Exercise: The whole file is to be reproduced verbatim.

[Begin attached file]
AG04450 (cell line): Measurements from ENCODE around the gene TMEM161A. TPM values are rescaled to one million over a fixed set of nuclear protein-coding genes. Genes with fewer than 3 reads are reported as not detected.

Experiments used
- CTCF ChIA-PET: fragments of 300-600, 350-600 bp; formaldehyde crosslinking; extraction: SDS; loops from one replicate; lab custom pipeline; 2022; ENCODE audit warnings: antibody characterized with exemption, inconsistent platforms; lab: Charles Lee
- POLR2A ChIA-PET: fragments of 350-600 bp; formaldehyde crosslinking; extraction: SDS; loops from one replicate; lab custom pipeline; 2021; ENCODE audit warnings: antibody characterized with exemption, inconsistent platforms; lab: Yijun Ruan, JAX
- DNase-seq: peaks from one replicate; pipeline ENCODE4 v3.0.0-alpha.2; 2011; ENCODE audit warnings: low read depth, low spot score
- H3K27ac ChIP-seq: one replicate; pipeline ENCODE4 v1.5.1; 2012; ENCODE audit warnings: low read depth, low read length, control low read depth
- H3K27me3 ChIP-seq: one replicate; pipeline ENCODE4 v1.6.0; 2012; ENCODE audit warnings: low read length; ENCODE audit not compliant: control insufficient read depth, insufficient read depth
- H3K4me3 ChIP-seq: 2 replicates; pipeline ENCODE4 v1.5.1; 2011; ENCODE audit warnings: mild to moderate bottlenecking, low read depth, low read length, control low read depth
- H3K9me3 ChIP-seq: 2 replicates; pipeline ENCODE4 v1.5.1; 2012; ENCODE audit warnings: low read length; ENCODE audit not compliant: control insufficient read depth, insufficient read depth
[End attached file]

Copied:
AG04450 (cell line): Measurements from ENCODE around the gene TMEM161A. TPM values are rescaled to one million over a fixed set of nuclear protein-coding genes. Genes with fewer than 3 reads are reported as not detected.

Experiments used
- CTCF ChIA-PET: fragments of 300-600, 350-600 bp; formaldehyde crosslinking; extraction: SDS; loops from one replicate; lab custom pipeline; 2022; ENCODE audit warnings: antibody characterized with exemption, inconsistent platforms; lab: Charles Lee
- POLR2A ChIA-PET: fragments of 350-600 bp; formaldehyde crosslinking; extraction: SDS; loops from one replicate; lab custom pipeline; 2021; ENCODE audit warnings: antibody characterized with exemption, inconsistent platforms; lab: Yijun Ruan, JAX
- DNase-seq: peaks from one replicate; pipeline ENCODE4 v3.0.0-alpha.2; 2011; ENCODE audit warnings: low read depth, low spot score
- H3K27ac ChIP-seq: one replicate; pipeline ENCODE4 v1.5.1; 2012; ENCODE audit warnings: low read depth, low read length, control low read depth
- H3K27me3 ChIP-seq: one replicate; pipeline ENCODE4 v1.6.0; 2012; ENCODE audit warnings: low read length; ENCODE audit not compliant: control insufficient read depth, insufficient read depth
- H3K4me3 ChIP-seq: 2 replicates; pipeline ENCODE4 v1.5.1; 2011; ENCODE audit warnings: mild to moderate bottlenecking, low read depth, low read length, control low read depth
- H3K9me3 ChIP-seq: 2 replicates; pipeline ENCODE4 v1.5.1; 2012; ENCODE audit warnings: low read length; ENCODE audit not compliant: control insufficient read depth, insufficient read depth